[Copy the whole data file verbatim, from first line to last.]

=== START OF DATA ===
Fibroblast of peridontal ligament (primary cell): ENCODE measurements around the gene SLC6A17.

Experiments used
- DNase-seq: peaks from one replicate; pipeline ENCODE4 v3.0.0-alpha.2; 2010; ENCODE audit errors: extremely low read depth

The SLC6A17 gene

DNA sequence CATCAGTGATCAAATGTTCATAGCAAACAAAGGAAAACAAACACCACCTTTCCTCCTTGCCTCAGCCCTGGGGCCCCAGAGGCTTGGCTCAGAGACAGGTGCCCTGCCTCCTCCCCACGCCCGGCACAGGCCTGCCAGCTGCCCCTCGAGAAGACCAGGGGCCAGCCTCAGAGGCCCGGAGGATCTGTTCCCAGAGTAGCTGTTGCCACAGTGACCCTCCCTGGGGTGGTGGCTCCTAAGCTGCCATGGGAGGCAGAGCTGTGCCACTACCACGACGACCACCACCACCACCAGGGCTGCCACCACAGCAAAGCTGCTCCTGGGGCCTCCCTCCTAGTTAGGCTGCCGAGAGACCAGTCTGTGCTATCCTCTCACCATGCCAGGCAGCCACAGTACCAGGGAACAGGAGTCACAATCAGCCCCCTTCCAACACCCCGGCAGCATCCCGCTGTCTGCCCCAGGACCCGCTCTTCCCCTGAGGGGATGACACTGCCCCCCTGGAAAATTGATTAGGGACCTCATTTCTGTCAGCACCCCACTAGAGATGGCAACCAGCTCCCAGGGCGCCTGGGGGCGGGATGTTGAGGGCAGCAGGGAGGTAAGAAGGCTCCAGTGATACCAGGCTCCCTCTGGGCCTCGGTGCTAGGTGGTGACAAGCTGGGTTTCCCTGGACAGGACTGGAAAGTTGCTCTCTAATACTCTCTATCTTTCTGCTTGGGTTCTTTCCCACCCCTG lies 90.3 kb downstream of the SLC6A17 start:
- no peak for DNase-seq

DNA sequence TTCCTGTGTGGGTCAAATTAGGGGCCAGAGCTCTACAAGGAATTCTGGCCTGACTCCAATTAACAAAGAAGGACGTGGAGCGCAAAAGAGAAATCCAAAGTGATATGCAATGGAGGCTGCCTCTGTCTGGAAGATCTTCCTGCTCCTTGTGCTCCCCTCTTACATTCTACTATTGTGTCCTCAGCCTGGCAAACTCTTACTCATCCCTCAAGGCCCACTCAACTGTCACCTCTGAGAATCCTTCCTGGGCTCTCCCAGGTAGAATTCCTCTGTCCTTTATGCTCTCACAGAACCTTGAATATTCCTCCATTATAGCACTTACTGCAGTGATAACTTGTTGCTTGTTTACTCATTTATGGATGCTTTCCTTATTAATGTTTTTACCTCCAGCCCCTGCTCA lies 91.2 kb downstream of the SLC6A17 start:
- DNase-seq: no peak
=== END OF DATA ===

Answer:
Fibroblast of peridontal ligament (primary cell): ENCODE measurements around the gene SLC6A17.

Experiments used
- DNase-seq: peaks from one replicate; pipeline ENCODE4 v3.0.0-alpha.2; 2010; ENCODE audit errors: extremely low read depth

The SLC6A17 gene

DNA sequence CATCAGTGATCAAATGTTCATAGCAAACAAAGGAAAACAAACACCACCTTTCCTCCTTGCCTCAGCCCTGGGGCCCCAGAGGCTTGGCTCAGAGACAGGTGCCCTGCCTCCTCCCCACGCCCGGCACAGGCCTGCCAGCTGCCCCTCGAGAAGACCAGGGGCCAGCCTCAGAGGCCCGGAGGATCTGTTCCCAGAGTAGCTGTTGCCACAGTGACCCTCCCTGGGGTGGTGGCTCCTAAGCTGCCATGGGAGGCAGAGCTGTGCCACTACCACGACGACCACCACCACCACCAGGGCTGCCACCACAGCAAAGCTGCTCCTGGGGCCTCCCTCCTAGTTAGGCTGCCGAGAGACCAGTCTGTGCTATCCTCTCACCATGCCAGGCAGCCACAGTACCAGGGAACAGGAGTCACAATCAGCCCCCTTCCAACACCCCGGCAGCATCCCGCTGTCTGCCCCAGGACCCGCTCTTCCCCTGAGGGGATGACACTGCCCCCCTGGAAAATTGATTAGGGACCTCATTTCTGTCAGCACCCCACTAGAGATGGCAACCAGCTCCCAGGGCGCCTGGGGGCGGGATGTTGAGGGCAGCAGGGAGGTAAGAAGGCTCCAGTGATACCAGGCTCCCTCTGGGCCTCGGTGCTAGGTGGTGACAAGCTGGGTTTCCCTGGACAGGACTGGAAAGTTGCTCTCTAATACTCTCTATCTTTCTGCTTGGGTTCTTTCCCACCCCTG lies 90.3 kb downstream of the SLC6A17 start:
- no peak for DNase-seq

DNA sequence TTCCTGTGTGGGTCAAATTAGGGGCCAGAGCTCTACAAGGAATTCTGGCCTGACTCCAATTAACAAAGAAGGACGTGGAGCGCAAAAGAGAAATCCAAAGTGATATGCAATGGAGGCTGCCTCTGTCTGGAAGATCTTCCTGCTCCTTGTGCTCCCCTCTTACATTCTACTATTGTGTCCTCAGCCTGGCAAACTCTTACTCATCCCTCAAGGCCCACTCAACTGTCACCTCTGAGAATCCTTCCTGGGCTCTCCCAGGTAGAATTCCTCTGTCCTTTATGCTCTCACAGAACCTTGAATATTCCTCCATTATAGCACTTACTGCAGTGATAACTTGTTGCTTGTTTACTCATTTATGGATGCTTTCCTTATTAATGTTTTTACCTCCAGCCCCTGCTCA lies 91.2 kb downstream of the SLC6A17 start:
- DNase-seq: no peak